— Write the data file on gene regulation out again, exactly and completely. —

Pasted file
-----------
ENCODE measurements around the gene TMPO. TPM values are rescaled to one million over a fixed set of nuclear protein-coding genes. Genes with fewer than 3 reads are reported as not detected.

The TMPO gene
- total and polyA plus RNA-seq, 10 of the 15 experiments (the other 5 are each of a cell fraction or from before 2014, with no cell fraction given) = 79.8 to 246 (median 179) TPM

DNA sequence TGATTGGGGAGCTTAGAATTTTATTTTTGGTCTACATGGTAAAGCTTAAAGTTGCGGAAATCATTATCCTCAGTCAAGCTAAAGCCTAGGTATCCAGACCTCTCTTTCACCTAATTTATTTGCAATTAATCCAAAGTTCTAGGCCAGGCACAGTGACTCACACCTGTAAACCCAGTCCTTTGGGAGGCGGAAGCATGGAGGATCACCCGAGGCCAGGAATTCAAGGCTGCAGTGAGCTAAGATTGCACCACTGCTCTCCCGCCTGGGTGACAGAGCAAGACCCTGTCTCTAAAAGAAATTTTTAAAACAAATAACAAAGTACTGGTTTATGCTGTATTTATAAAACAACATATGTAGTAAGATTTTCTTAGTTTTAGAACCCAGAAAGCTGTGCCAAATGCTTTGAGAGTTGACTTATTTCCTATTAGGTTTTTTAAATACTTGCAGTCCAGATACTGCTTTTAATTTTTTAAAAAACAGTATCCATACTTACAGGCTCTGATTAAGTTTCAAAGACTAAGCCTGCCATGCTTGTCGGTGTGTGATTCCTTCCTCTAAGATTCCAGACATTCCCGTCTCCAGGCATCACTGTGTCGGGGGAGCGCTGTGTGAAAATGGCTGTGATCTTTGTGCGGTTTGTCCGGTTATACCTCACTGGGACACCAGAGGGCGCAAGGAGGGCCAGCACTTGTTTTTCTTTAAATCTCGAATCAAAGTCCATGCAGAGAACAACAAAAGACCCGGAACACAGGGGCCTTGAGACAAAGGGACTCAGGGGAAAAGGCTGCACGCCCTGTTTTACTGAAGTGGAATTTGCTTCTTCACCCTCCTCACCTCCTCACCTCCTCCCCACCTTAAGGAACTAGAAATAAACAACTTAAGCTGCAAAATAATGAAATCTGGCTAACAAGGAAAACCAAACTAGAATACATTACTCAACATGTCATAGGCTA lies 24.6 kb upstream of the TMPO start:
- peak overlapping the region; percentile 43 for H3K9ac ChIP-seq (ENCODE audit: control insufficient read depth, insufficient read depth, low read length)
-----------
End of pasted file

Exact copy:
ENCODE measurements around the gene TMPO. TPM values are rescaled to one million over a fixed set of nuclear protein-coding genes. Genes with fewer than 3 reads are reported as not detected.

The TMPO gene
- total and polyA plus RNA-seq, 10 of the 15 experiments (the other 5 are each of a cell fraction or from before 2014, with no cell fraction given) = 79.8 to 246 (median 179) TPM

DNA sequence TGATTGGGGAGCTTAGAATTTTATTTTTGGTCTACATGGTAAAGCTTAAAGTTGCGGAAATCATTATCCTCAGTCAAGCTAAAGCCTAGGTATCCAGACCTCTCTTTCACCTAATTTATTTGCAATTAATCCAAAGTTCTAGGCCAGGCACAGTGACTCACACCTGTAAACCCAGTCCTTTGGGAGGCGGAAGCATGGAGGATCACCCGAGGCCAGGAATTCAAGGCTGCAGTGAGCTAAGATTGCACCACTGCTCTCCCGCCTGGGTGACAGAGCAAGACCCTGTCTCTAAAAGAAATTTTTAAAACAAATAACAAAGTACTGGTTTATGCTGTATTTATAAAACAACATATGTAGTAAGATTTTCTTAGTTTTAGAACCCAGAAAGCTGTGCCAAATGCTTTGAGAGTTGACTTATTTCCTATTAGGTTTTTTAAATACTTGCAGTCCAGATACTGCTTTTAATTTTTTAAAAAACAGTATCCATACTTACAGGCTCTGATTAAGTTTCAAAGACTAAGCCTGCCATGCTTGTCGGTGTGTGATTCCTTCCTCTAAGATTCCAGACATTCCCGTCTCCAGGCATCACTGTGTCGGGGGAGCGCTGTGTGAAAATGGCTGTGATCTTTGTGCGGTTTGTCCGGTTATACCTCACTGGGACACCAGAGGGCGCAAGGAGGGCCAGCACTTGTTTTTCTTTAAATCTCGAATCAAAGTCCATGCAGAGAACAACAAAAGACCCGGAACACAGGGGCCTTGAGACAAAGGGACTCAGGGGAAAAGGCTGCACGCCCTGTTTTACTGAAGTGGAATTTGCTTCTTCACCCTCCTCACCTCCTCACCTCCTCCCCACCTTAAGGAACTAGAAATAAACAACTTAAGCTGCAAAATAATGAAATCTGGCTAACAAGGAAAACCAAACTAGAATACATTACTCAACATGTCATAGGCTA lies 24.6 kb upstream of the TMPO start:
- peak overlapping the region; percentile 43 for H3K9ac ChIP-seq (ENCODE audit: control insufficient read depth, insufficient read depth, low read length)